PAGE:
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East of England Co-op selling out of date food at discount prices to help the environment

PUBLISHED: 07:47 04 December 2017 | UPDATED: 16:01 04 December 2017

An East of England Co-op supermarket on Norwich Road, Acle. Picture: James Bass Photography

An East of England Co-op supermarket on Norwich Road, Acle. Picture: James Bass Photography

(C) JAMES BASS PHOTOGRAPHY

Shoppers at dozens of East of England Co-op stores will be able to buy food past its best before date to help reduce waste.

The supermarket chain, which has 125 branches and is East Anglia’s biggest independent retailer, is the first major retailer to launch such a movement.

The “perfectly edible” items are on sale for 10p as part of a campaign by the chain to reduce its environmental impact.

Tinned goods, packets and dried food which carry best before dates, rather than use by dates, will be included in the scheme.

The 10p reduced products will not include use by dated goods, which should not be eaten beyond these dates.

According to the Food Standards Agency (FSA), the best before date is about quality, not safety, and food is safe to eat after this time but may be past its prime.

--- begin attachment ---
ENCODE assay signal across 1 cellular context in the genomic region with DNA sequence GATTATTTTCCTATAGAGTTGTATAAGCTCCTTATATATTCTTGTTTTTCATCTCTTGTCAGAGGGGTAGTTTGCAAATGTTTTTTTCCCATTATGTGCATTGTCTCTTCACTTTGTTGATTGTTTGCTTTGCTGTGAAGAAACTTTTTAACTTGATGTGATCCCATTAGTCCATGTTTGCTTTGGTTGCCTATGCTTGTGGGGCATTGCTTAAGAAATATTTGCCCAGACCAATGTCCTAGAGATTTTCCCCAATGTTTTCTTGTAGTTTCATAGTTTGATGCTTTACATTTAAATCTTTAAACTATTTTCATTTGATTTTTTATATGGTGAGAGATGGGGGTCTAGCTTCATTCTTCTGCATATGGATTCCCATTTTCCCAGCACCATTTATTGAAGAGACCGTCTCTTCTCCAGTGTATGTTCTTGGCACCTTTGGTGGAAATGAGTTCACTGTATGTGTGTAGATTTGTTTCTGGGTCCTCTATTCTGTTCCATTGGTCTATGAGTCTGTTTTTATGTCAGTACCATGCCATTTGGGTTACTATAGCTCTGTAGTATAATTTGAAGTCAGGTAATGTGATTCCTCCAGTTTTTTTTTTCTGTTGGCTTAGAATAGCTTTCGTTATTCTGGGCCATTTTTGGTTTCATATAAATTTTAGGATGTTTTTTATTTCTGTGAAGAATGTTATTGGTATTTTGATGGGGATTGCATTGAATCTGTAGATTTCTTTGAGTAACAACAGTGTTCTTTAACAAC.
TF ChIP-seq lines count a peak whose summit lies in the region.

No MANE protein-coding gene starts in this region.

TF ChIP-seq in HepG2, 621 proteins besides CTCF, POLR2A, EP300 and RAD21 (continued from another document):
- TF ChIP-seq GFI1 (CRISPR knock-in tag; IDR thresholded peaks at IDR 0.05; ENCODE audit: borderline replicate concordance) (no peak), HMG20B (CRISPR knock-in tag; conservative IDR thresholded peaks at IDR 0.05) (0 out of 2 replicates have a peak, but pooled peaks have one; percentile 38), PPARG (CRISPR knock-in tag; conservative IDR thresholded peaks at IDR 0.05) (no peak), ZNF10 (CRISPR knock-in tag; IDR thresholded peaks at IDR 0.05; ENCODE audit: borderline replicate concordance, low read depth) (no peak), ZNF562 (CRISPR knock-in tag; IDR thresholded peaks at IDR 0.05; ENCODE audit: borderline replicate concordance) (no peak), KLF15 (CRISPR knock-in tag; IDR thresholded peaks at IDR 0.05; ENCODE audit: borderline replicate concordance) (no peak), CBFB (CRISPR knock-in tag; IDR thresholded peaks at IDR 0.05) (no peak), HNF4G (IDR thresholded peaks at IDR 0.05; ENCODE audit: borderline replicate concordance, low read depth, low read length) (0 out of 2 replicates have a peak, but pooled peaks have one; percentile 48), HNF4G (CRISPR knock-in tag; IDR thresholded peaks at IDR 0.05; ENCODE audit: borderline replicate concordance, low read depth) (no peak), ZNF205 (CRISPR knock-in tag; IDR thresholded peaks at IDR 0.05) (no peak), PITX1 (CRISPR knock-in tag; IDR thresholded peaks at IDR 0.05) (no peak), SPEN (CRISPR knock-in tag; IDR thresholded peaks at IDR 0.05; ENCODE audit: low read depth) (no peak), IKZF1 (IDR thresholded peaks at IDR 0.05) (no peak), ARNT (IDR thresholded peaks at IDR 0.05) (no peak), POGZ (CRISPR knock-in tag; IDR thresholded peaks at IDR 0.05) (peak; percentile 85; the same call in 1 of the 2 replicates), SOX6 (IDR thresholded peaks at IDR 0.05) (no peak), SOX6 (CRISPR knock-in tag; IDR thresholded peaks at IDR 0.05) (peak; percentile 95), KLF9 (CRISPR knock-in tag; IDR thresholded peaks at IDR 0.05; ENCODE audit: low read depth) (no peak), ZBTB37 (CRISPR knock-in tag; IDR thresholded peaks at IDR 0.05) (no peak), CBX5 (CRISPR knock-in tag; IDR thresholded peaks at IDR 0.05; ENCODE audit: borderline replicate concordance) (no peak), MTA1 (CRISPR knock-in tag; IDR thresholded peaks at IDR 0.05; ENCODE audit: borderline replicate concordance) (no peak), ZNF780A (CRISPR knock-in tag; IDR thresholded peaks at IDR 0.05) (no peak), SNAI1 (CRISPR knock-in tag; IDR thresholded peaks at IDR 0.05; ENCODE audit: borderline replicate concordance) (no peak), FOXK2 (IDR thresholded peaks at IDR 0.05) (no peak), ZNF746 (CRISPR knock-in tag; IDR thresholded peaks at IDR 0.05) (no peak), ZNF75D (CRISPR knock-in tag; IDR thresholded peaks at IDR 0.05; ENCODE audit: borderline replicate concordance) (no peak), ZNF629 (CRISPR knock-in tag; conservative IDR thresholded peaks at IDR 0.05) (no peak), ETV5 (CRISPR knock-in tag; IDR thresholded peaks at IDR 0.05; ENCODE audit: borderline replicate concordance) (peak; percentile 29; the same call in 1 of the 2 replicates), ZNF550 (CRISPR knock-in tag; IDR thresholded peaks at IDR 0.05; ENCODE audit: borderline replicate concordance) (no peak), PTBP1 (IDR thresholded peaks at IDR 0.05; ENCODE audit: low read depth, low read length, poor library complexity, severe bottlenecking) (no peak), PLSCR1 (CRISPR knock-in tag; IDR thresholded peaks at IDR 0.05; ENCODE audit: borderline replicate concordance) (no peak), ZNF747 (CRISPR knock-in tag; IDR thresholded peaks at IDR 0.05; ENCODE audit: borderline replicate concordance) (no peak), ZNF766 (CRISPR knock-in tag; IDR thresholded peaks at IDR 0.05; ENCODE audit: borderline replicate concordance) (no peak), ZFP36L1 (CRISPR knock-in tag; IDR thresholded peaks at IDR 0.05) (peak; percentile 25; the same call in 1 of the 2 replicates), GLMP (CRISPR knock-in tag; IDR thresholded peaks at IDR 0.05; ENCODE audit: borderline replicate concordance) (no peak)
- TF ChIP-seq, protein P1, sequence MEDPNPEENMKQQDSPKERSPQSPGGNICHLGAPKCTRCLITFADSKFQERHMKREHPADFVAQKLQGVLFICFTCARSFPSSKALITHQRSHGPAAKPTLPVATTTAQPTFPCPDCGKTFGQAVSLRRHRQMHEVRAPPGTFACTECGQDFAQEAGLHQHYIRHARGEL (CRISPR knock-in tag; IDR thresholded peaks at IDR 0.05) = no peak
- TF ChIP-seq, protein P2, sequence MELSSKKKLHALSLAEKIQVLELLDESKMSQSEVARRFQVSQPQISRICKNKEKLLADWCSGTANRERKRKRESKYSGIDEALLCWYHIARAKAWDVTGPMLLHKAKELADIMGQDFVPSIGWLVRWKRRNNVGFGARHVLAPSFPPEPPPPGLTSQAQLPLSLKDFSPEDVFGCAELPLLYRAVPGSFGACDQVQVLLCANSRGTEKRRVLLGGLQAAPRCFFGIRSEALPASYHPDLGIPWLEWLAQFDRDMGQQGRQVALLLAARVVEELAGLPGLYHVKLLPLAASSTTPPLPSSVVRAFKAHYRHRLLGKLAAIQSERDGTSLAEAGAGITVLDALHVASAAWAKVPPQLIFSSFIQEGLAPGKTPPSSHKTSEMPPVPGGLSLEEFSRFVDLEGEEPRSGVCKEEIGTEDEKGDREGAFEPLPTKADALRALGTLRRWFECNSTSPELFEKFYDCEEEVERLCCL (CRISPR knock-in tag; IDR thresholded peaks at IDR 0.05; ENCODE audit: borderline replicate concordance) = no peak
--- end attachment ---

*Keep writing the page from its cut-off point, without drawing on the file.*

Roger Grosvenor, joint chief executive of East of England Co-op, said: “This is not a money-making exercise, but a sensible move to reduce food waste and keep edible food in the food chain.

“By selling perfectly edible food we can save 50,000 plus items every year that would otherwise have gone to waste.

“The vast majority of customers understand they are fine to eat.”

It is estimated the UK throws away 7 million tonnes of food every year, the majority of which could have been eaten, according to the FSA.

The new campaign to sell the discounted products, entitled the Co-op Guide to Dating, follows a three-month trial at 14 of its stores.

“During our trial we found our 10p items went within hours of being reduced, sometimes quicker,” Mr Grosvenor added.

Ratula Chakraborty, a retail expert and senior lecturer in business management at the Norwich Business School at the University of East Anglia, said: “Strictly following best before and use by makes sense for meat and fish products but for the myriad of tinned and packaged dry goods, it is a sensible move to relax the obsession with best before.

“The whole concept of best before is a creation of overzealous regulation resulting in producers and retailers being unduly cautious in labelling their products with the result that perfectly good and edible food is wasted and thrown away uneaten. Hopefully other retailers will follow the Co-op’s lead and in the process support thrifty shopping and reducing food waste.”

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